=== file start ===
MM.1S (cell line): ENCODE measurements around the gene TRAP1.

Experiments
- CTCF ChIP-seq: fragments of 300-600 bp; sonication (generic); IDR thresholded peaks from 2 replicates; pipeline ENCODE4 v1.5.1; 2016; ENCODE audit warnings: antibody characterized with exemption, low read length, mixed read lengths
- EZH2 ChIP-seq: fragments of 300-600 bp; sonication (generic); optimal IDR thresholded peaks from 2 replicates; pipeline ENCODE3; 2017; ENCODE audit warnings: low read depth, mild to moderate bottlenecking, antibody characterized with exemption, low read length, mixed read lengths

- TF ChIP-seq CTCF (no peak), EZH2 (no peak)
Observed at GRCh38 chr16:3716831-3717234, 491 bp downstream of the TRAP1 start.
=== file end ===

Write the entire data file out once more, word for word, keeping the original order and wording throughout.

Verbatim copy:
MM.1S (cell line): ENCODE measurements around the gene TRAP1.

Experiments
- CTCF ChIP-seq: fragments of 300-600 bp; sonication (generic); IDR thresholded peaks from 2 replicates; pipeline ENCODE4 v1.5.1; 2016; ENCODE audit warnings: antibody characterized with exemption, low read length, mixed read lengths
- EZH2 ChIP-seq: fragments of 300-600 bp; sonication (generic); optimal IDR thresholded peaks from 2 replicates; pipeline ENCODE3; 2017; ENCODE audit warnings: low read depth, mild to moderate bottlenecking, antibody characterized with exemption, low read length, mixed read lengths

- TF ChIP-seq CTCF (no peak), EZH2 (no peak)
Observed at GRCh38 chr16:3716831-3717234, 491 bp downstream of the TRAP1 start.